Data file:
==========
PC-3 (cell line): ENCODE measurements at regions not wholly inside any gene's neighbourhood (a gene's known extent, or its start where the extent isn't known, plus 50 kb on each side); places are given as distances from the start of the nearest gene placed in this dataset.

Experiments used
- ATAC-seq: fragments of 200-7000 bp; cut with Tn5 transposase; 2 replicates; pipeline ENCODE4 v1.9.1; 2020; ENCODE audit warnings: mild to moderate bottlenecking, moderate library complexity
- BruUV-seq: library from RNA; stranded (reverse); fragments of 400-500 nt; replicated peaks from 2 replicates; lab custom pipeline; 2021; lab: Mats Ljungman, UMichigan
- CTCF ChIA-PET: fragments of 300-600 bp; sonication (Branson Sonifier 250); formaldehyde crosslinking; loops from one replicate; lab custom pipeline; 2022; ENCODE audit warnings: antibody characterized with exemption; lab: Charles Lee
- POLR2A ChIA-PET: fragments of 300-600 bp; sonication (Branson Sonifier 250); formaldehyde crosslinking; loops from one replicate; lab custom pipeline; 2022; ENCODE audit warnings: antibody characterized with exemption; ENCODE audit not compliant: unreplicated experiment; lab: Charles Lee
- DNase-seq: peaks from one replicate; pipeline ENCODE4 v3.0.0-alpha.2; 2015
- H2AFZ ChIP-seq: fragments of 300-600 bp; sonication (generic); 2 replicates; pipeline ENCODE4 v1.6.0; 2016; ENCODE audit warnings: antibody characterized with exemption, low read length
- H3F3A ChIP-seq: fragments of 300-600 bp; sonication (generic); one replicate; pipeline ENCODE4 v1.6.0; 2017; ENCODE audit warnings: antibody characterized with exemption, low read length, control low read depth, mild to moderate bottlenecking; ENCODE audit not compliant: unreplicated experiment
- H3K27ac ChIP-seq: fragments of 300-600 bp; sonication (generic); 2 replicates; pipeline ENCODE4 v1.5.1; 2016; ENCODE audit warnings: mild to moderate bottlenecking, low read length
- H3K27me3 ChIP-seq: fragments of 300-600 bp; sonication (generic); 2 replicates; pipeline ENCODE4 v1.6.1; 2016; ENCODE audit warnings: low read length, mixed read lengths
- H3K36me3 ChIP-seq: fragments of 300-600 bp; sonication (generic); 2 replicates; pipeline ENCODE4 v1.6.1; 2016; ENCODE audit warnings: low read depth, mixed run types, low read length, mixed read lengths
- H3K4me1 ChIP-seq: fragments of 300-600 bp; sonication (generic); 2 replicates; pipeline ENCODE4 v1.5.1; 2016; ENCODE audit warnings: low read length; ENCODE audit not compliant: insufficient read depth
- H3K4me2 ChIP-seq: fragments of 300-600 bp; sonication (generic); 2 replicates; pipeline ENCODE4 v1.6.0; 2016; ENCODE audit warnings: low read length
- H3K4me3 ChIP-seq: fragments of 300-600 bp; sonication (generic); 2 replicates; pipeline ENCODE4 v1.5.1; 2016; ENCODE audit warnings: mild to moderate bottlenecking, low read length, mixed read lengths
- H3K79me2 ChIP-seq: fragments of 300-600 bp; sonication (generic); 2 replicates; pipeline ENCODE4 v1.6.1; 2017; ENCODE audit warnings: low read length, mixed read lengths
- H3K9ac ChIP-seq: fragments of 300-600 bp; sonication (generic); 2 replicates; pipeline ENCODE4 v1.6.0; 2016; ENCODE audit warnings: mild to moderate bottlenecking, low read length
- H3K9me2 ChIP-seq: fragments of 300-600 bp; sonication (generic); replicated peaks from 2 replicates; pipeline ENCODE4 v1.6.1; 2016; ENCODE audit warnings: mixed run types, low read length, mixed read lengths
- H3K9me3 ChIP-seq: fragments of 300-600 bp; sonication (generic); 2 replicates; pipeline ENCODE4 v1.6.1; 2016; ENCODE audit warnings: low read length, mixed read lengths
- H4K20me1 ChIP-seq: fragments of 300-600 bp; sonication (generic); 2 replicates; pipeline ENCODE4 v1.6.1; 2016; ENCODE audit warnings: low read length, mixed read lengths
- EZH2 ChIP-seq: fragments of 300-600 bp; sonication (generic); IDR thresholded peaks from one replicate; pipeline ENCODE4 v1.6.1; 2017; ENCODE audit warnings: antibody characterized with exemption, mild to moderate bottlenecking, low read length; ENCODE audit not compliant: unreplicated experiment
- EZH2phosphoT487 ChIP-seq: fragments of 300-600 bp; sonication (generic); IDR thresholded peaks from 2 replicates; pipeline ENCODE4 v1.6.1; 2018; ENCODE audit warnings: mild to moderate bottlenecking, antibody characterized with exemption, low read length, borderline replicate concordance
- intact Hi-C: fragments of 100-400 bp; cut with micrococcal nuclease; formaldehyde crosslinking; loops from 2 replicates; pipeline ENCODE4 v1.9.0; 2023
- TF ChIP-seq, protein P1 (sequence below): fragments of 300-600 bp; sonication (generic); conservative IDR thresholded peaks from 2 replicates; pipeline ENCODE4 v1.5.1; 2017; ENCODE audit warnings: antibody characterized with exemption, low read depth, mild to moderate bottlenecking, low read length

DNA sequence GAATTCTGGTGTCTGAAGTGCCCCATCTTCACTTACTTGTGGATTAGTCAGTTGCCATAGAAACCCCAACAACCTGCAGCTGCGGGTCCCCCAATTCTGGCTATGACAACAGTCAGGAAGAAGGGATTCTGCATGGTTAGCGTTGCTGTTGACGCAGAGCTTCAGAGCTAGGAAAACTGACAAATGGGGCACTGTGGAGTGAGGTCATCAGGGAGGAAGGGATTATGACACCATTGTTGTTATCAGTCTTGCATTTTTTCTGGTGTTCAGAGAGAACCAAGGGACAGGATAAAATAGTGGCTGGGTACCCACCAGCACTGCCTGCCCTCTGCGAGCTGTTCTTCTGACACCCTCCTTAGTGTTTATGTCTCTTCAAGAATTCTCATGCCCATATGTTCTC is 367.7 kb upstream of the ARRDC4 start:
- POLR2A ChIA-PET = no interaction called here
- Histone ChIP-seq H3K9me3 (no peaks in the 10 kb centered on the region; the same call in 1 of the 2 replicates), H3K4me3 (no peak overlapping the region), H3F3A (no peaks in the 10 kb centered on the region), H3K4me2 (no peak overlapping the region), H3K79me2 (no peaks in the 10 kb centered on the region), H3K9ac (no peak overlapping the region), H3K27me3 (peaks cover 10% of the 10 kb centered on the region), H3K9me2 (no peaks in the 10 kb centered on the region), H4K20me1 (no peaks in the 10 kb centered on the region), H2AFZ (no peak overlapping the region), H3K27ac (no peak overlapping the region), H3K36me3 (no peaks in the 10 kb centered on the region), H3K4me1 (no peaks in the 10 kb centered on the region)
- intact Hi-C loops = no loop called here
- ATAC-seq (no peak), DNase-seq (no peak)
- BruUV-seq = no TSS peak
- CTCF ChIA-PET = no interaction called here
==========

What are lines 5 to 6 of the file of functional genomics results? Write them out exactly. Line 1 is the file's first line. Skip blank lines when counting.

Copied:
- CTCF ChIA-PET: fragments of 300-600 bp; sonication (Branson Sonifier 250); formaldehyde crosslinking; loops from one replicate; lab custom pipeline; 2022; ENCODE audit warnings: antibody characterized with exemption; lab: Charles Lee
- POLR2A ChIA-PET: fragments of 300-600 bp; sonication (Branson Sonifier 250); formaldehyde crosslinking; loops from one replicate; lab custom pipeline; 2022; ENCODE audit warnings: antibody characterized with exemption; ENCODE audit not compliant: unreplicated experiment; lab: Charles Lee